Funny, ESPN has been trying to give us what the network thinks we want for years now. Do they even report sports news anymore or do they just keep talking about a topic until it’s forced to become “news”? ESPN decides what THEY find interesting and force it down out throats. Tebow and the Jets and the massive amount of coverage they spent on them last training camp is a good example. Who cares?? ESPN does….. So you do, even if you really don’t.

  23. They are going to do it any way. Doesn’t matter what this poll says. Each wants to scoop the other.

  24. I watched it last year on NFLN and there was no problem. They didn’t show the players on the phone (at least not until AFTER the pick was announced by the commish), and they didn’t have masternerd LaConfora running around and spoiling picks either. And Mayock just doesn’t seems like a guy who wants “help” from his producer. Don’t know if ESPN did it any differently, but last year was fine, really.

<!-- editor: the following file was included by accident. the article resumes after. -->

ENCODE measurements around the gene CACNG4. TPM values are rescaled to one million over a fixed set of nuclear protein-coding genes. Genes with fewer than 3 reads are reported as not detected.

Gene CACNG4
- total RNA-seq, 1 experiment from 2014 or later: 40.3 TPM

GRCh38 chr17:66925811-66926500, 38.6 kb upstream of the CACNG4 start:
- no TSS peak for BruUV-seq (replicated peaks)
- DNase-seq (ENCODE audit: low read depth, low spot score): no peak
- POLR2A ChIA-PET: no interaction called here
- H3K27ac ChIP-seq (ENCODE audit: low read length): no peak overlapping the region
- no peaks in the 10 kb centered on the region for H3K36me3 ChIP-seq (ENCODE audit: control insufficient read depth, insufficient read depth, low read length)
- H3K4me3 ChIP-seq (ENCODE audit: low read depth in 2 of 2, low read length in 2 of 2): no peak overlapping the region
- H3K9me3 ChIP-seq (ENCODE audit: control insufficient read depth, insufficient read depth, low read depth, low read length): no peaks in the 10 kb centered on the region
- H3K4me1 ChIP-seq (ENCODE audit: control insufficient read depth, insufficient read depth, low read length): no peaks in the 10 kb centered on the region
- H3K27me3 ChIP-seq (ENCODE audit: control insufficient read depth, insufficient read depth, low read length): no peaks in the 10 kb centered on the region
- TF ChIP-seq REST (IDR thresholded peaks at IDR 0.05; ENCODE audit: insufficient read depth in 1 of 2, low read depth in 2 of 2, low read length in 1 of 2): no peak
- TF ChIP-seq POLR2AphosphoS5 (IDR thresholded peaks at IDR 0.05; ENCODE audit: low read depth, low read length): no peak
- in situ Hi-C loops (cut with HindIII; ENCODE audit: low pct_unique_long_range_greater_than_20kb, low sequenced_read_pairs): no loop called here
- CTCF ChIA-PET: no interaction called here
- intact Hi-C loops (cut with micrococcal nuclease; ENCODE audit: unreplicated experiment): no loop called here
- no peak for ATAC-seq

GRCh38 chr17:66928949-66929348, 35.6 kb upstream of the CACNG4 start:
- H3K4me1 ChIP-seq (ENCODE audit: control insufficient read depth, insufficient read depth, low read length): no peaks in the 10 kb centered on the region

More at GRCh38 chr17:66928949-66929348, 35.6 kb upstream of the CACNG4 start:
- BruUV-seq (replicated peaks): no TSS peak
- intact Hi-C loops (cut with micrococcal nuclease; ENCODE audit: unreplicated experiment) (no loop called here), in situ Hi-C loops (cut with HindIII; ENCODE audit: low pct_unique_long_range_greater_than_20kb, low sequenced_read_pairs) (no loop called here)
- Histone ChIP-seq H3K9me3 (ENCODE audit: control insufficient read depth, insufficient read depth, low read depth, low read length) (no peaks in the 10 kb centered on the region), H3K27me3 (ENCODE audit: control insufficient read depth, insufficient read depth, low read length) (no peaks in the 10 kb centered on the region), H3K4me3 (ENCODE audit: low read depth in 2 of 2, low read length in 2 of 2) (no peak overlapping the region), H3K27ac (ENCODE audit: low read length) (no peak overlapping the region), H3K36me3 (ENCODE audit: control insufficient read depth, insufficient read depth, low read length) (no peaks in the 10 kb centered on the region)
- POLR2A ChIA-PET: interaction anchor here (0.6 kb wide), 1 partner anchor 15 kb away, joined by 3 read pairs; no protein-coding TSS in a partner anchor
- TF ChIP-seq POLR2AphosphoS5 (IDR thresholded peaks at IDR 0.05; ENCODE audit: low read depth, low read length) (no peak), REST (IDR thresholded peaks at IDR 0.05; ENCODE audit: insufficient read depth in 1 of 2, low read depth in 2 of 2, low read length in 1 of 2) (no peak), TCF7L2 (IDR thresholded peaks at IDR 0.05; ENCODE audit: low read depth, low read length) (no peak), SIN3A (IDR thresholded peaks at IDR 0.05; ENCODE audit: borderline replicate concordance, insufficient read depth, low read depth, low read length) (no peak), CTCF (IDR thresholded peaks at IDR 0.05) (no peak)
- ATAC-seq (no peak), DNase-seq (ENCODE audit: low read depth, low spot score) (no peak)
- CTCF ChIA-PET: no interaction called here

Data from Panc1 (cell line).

25. It’s more entertaining to watch it unfold on TV than watching it unfold on my twitter feed on my phone

  26. If people want to know earlier they’ll find out online.
    I don’t need Berman telling me… then watching the Commish trot out. Waste of time.

  27. raider23mike says,

    keep us guessing.

    Hasn’t that been the Raiders draft philosophy for the past decade ??

  28. You could change the question to “Do you think networks will give the audience what they want during the draft?” and the results would probably still be the same.

  29. musicman495

    “I liked it better when Pete Rozelle could not pronounce the name even after looking at the card:

    “The Atlanta Falcons select Brett Fa-ver, Quarterback, Southern Mississippi…” ”

    Erm… there is something wrong with that. Can you spot it?

  30. Cant speak for anyone else but I would take it a step farther and say I was fatiguing a week ago on everyone’s “mock draft”. Stop the mock draft madness, we’ll know who they pick soon enough.